Walter Horne Lockard was born May 9, 1893, to
George H. and Bridget
Horne Lockard of Scottdale, Pennsylvania, some 50 miles from
Pittsburgh. His father was a foreman at a local steel mill, and his
mother had emigrated from Ireland at the age of 12. Walter had
two younger sisters; Florence and
Walter was a voracious reader, and
especially enjoyed stories of war and soldiering. He hoped to attend
West Point Military Academy, but the congressman who was to recommend
him died unexpectedly, ending his admission process.
With war raging in Europe in 1917,
23-year-old Walter and his best friend, Harry Reginald “Hump” Humphries,
went to Chicago to enlist in the Army Air Corps. Army doctors
determined that Walter had a heart murmur, probably caused by a bout
of typhoid at age 17, and rejected him as unfit for active military
service. Hump would not enlist without his friend, and they returned
to Scottdale very disappointed.
Soon after, Walter and Hump applied for
the Infantry, with a scheme to hide Walter’s heart condition from the
medical examiners. As they stood in line waiting for their physicals,
Walter asked the men coming out of the examination building whether
they had any papers as to their physical condition. When they said
they did not, he crossed over to their line, and sidestepped the
medical examination which would have kept him out of the war.
Walter served with the 28th Division,
112th U.S. Infantry (nicknamed the Iron Division by General Pershing)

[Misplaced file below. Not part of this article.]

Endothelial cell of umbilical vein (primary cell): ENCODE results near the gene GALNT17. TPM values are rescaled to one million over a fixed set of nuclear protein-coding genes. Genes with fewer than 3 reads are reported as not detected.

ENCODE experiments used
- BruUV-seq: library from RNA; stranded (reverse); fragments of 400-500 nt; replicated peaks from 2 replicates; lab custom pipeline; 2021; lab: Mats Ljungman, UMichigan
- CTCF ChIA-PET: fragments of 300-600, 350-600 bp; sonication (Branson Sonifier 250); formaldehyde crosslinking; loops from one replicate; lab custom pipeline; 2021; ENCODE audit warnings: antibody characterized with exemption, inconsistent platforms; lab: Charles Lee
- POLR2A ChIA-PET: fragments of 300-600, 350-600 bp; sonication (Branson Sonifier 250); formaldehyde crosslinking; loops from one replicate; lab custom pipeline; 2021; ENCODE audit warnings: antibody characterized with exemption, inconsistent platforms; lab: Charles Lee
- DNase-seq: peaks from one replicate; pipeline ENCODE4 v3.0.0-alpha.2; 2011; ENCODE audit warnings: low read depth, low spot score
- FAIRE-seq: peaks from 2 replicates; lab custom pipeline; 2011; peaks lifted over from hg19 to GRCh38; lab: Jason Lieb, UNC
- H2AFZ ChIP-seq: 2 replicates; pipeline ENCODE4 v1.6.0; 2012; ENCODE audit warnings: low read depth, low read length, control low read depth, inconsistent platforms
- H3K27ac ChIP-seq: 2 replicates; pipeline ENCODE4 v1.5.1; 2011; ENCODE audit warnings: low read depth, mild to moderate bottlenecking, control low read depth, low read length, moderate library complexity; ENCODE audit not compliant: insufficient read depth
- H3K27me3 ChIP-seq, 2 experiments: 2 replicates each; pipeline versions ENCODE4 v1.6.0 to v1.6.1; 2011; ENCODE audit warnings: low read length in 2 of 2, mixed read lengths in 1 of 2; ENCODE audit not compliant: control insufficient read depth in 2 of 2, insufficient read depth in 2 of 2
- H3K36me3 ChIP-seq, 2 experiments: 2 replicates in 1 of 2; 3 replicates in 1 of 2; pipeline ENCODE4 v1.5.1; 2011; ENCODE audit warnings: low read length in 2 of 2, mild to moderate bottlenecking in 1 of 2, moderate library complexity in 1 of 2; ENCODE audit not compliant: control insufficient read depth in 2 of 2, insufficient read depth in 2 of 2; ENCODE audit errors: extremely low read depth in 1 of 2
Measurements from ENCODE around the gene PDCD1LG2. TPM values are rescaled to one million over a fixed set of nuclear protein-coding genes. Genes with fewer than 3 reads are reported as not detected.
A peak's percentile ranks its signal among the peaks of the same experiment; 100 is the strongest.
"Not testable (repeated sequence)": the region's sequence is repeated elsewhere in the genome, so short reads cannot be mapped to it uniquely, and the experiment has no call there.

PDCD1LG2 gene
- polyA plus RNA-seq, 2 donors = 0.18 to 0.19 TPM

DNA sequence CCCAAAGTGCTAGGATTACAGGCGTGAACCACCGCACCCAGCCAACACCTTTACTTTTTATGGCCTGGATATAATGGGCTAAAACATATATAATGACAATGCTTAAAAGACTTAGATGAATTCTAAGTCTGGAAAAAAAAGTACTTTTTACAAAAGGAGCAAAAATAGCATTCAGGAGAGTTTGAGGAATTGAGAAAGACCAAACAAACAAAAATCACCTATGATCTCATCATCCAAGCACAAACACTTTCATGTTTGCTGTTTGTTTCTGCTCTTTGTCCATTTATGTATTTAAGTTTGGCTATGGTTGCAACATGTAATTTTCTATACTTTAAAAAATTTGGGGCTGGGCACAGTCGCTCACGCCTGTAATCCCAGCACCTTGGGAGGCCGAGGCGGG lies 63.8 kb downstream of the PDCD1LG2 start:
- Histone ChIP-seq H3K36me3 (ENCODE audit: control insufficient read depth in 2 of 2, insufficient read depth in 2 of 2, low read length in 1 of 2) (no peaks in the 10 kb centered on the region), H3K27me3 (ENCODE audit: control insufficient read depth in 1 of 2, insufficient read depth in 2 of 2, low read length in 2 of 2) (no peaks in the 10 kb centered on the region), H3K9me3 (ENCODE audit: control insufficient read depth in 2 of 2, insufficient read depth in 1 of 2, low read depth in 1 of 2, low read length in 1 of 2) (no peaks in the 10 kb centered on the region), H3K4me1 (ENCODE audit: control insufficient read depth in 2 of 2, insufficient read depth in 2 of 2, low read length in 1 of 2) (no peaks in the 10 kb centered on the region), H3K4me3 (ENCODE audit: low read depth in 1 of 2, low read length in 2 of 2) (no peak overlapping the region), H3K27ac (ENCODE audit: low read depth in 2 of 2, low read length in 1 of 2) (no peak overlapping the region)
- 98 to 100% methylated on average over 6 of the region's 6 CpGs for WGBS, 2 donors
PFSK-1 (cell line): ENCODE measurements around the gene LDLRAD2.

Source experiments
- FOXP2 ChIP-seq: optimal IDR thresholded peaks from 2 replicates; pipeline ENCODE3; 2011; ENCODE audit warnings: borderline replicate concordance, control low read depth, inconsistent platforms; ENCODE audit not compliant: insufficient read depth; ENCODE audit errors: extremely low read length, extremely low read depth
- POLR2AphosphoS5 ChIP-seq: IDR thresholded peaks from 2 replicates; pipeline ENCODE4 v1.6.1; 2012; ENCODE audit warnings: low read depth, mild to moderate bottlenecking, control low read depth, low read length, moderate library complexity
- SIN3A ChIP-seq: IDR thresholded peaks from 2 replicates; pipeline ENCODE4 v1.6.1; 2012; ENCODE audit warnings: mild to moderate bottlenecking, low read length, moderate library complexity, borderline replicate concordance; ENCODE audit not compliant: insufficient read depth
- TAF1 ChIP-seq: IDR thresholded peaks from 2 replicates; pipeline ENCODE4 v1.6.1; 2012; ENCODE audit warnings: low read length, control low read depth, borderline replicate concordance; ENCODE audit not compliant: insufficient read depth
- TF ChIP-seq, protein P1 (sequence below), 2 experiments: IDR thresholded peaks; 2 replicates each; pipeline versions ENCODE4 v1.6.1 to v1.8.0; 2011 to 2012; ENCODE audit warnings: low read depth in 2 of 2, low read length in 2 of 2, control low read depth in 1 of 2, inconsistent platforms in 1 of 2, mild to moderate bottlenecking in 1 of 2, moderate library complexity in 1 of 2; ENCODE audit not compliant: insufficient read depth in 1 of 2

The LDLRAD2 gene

in the Army Intelligence Section from 1918-1919. The unit saw action
in some of the major theaters of the war, including Chateau-Thierry
and the Argonne. Walter saw many of his childhood friends and
neighbors killed in the war, including his best friend “Hump”
Humphries. He was promoted to the rank of sergeant and honorably
discharged in 1919.
On his return to civilian life,
took a job in Carlisle, Pennsylvania, selling shoes for a factory
owned by the father of one of his Army officers. While visiting Scottdale, he paid a condolence visit to 21-year-old
Marie Patton, a
local beauty whose fiancé had been killed in the war. A romance
developed, and they married in 1921. They had three children, George
Humphries in 1922 (named for Walter's friend who died in the war),
Walter Patton in 1926, and Elinor Marie in 1933.
Walter worked at a number of different
jobs during his lifetime, mostly in the Pittsburgh area. He always
maintained a great interest in foreign affairs, and each Sunday would
purchase the New York Times to keep up to date. His two sons served in
the Navy in WW II. He died in 1975 at the age of 81.
Walter Lockard’s wartime letters,
photographs and other related items have been collected and preserved
by his family. (When his mother died, he found the letters she had
saved and threw them away. His wife Marie pulled them from the trash!)
They provide a lively account of the day-to-day events of World War I,
and more importantly, show the thoughts and mindset of the men who
fought in it.